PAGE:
Video Documentary film on the Future of Space Colonisation by the Human Race.
It is probable that the first space colonists in Earths Future History have already been born....
For our demonstration, we used a He-Ne laser as the source (a much better source than Foucault had!). At these distances, the laser acts essentially as a point source of light, so it is necessary to focus the beam so that the points of focus are the fixed mirror (M) and source and observation point (S). Let D’ be the distance between the rotating mirror and the source/observation point, G be the distance between the lens (L) and fixed mirror (M) and G’ be the distance the light travels from the lens to the source point (LR+RS). Then the lens makers’ equation tells us that the focal length, f, of the lens must be:
For our setup, we used a lens with a focal length of 5m, and set G and G’ to be 10m. We set the distance D to be approximately 13m and D’ to be 7m. In order to observe the deflection of the beam, we inserted a thin (to minimize internal reflections) microscope slide beam splitter just before the source. Our rotating mirror is based on a Bosch router motor, with a peak speed of 27000rpm at 120V AC.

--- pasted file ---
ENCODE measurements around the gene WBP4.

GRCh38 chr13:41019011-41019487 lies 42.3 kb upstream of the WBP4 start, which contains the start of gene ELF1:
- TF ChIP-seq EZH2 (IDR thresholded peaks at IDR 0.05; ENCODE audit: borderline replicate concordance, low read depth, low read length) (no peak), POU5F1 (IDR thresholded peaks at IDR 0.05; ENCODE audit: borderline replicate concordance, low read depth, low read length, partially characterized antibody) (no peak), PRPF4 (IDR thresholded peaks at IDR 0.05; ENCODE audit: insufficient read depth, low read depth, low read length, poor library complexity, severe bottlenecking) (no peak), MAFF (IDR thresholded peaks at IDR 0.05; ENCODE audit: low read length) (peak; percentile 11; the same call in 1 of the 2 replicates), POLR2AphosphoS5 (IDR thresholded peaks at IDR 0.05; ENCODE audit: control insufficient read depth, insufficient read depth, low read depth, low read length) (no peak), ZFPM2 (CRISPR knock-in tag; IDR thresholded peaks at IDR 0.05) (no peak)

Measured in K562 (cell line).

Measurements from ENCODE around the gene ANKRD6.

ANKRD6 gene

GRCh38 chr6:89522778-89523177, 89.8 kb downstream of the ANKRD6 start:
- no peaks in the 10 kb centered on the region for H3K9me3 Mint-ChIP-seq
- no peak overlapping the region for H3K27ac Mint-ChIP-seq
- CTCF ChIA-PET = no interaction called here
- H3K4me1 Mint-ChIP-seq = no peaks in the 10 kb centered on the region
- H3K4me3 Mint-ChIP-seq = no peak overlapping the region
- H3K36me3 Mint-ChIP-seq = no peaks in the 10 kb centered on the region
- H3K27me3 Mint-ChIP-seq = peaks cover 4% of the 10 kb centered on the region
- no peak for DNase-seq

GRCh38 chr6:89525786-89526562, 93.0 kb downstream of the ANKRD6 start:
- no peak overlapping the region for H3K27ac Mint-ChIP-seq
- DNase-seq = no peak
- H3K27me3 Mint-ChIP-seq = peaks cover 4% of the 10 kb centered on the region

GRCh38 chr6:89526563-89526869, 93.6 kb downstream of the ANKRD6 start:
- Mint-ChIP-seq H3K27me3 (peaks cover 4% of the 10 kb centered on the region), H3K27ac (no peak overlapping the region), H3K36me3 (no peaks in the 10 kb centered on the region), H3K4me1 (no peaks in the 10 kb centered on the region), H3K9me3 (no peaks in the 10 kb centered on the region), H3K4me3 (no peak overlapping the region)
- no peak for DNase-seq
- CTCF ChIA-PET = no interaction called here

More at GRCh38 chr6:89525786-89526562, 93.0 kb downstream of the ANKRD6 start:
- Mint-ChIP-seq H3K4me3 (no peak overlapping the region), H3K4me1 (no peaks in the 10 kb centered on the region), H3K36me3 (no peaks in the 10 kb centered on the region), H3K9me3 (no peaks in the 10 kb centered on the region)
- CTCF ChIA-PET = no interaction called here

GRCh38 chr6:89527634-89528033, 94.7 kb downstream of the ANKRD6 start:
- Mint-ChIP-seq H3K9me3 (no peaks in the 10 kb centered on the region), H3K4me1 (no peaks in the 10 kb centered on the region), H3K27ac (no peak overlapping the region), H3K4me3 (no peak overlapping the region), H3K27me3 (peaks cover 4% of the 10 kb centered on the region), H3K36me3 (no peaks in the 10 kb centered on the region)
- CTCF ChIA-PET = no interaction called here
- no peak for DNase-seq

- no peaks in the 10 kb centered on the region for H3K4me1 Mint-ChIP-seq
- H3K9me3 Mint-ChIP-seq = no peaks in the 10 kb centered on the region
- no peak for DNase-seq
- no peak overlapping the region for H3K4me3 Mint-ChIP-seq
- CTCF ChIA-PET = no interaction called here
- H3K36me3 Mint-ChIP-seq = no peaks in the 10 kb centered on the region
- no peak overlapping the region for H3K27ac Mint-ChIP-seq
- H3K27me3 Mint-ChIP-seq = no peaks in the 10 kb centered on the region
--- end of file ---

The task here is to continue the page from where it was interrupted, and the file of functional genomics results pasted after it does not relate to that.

Alignment is slightly tricky. I suggest establishing the beam to the rotating mirror first, and then moving the rotating mirror to point approximately at the desired location of the fixed mirror. The beam should go to the center of the lens and the fixed mirror, and then (harder) the spot returning from the fixed mirror must be aligned on the rotating mirror. At this point, the returned beam should be visible after the beam splitter! Chalk dust and water mist make great diagnostics for finding the beam and small variations in the lens position sometimes can compensate for small mirror misalignments. This takes some patience and good clamps for the lens and fixed mirrors!
One you have established a view of the beam after the beam splitter, I suggest measuring the beam spot position at high and low frequency. The deviation of the beam spot, δx, will be